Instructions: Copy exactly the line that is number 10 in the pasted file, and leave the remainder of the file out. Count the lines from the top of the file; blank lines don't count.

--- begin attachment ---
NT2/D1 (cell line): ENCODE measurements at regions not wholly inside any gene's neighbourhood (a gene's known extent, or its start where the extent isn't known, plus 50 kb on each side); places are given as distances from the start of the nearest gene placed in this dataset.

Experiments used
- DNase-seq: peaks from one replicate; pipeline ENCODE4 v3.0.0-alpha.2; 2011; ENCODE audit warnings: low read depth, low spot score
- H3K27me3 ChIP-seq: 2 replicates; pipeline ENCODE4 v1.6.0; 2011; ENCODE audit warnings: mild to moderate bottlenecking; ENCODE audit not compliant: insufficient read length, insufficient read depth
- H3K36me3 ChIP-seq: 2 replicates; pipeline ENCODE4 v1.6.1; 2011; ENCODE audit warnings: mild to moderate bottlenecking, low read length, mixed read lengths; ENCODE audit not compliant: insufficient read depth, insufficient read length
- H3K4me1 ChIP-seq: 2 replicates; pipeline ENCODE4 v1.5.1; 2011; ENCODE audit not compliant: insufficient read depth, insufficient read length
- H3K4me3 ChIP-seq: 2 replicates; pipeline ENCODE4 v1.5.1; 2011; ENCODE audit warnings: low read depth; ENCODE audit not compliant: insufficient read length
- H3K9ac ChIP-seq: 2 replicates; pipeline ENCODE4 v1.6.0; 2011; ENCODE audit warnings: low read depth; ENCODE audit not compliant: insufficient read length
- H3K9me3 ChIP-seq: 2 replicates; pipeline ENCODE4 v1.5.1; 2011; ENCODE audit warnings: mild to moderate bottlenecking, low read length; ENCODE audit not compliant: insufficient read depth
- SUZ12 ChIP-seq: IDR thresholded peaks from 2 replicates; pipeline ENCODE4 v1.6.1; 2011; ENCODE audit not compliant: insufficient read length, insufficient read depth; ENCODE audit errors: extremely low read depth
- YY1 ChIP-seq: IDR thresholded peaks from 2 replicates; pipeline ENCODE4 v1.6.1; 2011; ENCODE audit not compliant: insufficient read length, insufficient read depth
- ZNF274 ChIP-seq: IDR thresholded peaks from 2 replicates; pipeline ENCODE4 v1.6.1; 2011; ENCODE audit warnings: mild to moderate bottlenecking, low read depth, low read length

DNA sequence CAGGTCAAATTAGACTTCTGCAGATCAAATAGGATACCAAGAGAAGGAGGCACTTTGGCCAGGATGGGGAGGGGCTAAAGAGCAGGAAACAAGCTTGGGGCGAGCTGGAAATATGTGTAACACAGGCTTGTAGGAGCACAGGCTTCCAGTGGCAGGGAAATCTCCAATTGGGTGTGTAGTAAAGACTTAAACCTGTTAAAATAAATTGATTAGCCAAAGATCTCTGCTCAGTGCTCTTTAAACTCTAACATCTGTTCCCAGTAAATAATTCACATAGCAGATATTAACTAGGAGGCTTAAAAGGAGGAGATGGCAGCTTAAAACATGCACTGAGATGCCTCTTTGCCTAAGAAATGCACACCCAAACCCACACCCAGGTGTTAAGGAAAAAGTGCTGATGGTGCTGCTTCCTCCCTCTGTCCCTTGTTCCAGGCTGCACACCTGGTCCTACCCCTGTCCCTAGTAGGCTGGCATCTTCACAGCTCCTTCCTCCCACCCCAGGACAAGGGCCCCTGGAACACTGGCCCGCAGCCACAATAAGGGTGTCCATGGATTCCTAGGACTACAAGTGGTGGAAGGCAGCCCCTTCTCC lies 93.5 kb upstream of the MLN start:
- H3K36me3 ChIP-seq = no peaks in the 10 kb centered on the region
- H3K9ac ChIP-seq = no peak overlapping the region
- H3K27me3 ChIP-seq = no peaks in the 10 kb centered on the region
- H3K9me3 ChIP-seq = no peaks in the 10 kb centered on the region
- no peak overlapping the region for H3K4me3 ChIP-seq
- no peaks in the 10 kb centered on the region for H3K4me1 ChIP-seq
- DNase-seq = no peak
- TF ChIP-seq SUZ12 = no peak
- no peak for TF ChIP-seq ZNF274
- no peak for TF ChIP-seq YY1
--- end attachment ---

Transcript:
- SUZ12 ChIP-seq: IDR thresholded peaks from 2 replicates; pipeline ENCODE4 v1.6.1; 2011; ENCODE audit not compliant: insufficient read length, insufficient read depth; ENCODE audit errors: extremely low read depth